“The Lords’ powers of revision and delay will, in turn, empower the large majority of MPs in the House of Commons who oppose Brexit but now feel obliged to abide by the referendum”
The real news in May’s speech was not the March date, which was widely expected, but her announcement of a “Great Repeal Bill” to be pushed through the 2017-18 session of parliament which begins next May. This Bill will be designed to enshrine in British law the impending termination of EU membership even before the Article 50 talks are concluded.
By devising this largely symbolic and constitutionally questionable procedure, May won loud applause from hardcore Euroskeptics in her party and the British media. She may also have silenced objections from Conservative moderates to the way she intends to conduct the Brexit process: her insistence on invoking Article 50 without a parliamentary debate and her refusal to say anything in advance about her negotiating objectives.
But in the process, May has stumbled into a political minefield. Her efforts to enact the Great Repeal Bill will give Brexit opponents endless opportunities for parliamentary manoeuvers and delays. The House of Lords, overwhelmingly dominated by the older generation of staunchly proEuropean politicians who do not need to worry about antagonising pro-Brexit voters, will be able to spend months or even years picking May’s proposals apart and introducing amendments. The Lords’ powers of revision and delay will, in turn, empower the large majority of MPs in the House of Commons who oppose Brexit but now feel obliged to abide by the referendum.
May commands a majority in the Commons of only 12 to 16, depending on how certain Irish MPs are counted. That is substantially lower than the number of ambitious Conservative young politicians whose careers May abruptly ended by purging from government almost everyone closely allied to David Cameron and George Osborne. Already, George Osborne, whom May sacked as Chancellor the moment she took office, has thrown down the gauntlet, challenging her democratic mandate: “Brexit won a majority. Hard Brexit did not.” Even the weakness of Britain’s opposition parties works against May, allowing opponents to plot against her, secure in the knowledge that they cannot lose power.
Worst of all, from a purely political standpoint, May’s weekend announcements have disabled the one sure-fire weapon she possessed against enemies who will oppose her for reasons of European ideology or personal revenge: her ability to win a personal mandate and an overwhelming parliamentary majority by calling a general election while the Labour opposition is still in disarray and before the costs of Brexit fully materialize.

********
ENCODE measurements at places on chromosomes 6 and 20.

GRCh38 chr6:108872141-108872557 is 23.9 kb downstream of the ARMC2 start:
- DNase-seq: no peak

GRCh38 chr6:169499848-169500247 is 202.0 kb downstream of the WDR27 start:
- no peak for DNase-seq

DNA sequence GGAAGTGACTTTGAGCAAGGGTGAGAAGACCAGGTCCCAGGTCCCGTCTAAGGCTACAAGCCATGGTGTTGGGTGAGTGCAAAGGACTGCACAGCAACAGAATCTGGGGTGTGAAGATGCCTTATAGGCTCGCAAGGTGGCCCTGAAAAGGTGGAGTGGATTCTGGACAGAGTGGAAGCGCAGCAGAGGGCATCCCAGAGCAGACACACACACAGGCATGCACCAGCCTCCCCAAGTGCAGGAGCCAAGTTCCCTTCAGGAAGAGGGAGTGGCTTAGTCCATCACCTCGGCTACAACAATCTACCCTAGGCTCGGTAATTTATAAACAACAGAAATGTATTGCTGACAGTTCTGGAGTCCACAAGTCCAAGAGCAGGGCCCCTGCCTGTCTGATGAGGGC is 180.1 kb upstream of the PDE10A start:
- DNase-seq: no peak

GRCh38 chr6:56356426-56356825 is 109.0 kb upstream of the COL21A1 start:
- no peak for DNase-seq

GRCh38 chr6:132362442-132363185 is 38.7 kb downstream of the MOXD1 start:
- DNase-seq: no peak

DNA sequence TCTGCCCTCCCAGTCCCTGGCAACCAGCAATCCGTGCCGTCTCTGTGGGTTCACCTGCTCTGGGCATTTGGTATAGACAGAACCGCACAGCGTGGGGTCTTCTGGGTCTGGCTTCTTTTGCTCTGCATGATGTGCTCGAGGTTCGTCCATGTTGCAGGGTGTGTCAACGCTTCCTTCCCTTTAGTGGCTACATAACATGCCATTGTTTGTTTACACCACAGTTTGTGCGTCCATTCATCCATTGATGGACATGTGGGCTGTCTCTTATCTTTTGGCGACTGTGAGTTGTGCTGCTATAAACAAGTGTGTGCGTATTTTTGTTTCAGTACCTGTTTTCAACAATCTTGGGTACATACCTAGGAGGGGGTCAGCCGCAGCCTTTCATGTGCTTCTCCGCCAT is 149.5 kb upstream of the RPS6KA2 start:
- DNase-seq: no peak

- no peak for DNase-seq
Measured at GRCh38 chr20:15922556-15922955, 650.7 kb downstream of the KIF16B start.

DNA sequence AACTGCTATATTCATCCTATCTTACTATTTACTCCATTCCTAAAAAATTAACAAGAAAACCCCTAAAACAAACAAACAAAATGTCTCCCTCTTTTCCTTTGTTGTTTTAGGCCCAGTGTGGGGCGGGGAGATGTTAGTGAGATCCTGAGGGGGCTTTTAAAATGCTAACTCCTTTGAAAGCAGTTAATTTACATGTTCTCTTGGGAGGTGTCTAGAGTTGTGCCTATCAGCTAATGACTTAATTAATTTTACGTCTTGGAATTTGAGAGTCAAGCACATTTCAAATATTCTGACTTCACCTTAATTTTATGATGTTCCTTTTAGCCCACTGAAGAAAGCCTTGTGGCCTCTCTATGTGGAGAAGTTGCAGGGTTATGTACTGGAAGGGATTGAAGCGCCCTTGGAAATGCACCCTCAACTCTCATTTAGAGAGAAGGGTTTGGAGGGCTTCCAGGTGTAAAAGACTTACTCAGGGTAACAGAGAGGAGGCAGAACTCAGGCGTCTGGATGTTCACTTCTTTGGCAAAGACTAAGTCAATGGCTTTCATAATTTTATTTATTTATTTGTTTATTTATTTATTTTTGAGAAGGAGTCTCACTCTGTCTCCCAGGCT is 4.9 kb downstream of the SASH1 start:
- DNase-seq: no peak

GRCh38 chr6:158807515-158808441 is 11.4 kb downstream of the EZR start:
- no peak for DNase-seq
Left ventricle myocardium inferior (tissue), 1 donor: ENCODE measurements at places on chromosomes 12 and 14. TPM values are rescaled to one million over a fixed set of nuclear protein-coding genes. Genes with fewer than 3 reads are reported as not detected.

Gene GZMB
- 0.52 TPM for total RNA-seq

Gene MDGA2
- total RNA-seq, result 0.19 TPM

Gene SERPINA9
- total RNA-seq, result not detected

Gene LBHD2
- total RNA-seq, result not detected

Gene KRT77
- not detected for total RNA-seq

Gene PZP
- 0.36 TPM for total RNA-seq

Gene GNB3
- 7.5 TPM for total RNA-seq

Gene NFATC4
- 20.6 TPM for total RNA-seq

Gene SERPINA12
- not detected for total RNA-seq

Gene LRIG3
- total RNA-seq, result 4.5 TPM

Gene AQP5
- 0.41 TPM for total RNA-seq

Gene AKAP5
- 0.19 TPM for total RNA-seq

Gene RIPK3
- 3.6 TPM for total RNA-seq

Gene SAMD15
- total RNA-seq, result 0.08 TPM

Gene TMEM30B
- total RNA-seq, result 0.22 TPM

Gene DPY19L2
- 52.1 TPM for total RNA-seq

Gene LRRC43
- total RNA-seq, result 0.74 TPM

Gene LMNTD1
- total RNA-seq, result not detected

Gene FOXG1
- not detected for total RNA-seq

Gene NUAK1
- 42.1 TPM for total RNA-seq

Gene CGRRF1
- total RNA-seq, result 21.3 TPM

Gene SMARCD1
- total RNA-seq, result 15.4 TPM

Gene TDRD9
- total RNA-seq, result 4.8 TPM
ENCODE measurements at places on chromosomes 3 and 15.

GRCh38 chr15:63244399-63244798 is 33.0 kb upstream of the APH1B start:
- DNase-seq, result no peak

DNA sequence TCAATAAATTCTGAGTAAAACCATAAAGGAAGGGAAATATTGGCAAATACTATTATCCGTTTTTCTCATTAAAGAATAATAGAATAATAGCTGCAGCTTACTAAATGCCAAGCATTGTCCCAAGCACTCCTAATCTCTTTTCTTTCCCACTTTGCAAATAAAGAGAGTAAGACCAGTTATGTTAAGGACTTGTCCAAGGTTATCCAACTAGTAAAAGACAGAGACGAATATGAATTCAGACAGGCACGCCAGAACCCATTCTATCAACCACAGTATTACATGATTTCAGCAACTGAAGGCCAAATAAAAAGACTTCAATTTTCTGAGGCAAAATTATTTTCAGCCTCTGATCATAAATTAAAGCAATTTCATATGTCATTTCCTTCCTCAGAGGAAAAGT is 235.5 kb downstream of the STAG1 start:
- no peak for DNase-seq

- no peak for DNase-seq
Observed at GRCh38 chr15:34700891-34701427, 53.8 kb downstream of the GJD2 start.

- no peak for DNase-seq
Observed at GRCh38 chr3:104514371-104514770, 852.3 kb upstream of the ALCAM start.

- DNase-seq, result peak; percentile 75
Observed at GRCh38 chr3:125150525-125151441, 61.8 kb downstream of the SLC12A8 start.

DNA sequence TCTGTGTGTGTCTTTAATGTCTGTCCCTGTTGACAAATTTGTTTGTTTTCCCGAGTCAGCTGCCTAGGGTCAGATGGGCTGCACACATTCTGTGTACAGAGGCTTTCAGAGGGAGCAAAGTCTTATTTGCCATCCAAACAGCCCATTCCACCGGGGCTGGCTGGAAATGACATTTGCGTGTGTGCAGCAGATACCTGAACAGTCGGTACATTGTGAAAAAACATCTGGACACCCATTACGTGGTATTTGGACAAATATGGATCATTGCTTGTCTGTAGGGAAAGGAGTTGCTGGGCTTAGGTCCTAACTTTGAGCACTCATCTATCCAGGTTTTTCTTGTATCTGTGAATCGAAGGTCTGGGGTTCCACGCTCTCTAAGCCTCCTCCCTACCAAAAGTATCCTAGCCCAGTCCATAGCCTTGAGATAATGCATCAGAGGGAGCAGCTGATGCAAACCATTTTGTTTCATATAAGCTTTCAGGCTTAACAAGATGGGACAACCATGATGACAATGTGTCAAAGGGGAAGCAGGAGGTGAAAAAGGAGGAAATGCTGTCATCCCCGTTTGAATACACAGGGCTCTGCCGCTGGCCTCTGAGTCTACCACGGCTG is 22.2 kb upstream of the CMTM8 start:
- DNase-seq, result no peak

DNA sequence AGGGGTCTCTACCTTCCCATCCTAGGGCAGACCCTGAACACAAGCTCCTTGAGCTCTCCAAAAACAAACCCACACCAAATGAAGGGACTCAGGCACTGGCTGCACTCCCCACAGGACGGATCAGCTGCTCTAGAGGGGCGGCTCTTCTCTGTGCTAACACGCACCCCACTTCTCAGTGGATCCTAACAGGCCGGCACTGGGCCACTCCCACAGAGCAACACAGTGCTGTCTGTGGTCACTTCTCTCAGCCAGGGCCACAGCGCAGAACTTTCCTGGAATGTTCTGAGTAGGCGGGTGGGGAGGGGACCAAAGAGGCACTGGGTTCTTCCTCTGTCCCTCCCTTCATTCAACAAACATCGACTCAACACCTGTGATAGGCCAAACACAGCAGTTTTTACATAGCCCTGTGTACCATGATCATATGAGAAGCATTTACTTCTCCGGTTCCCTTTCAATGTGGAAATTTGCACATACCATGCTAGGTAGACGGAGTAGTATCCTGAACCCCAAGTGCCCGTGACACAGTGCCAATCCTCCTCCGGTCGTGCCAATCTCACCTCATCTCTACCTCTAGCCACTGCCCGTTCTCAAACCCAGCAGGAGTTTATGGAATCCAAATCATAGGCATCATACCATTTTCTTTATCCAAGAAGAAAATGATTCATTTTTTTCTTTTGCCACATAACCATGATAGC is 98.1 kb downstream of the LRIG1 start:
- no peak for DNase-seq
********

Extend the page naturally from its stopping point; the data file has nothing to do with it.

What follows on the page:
May has said that calling an early election would be irresponsible and destabilizing, but the fear that she would eat these words and call an election anyway, thereby gaining complete mastery of British politics for the next five years, was the strongest force deterring an anti-Brexit movement developing in parliament or the pro-European media. That risk has now been removed because the Great Repeal Bill strategy closes off the option of an early election, at least until May loses a vote of confidence on this bill, which could not happen until 2018.
The upshot is that politics in Britain, far from being stabilised by May’s effortless ascent, is about to become even more unpredictable in the years ahead. Meanwhile, investment and capital inflows will surely deteriorate as the EU takes a hard line against May’s bizarre negotiating strategy of refusing to recognize the obvious tradeoffs between the economic benefits of EU membership and the political obligations: “I know some people ask about the trade-off between controlling immigration and trading with Europe; but that is the wrong way of looking at things,” May said over the weekend. Is it possible that May really believes this? If so, then Britain is in for a serious shock when the EU divorce talks get down to serious business next year and May is presented with a simple choice.
No wonder sterling fell sharply the moment currency markets opened in New Zealand on Monday morning. With the pound still trading at the same level against the euro as three years ago, both politics and economics suggest that more selling is to come.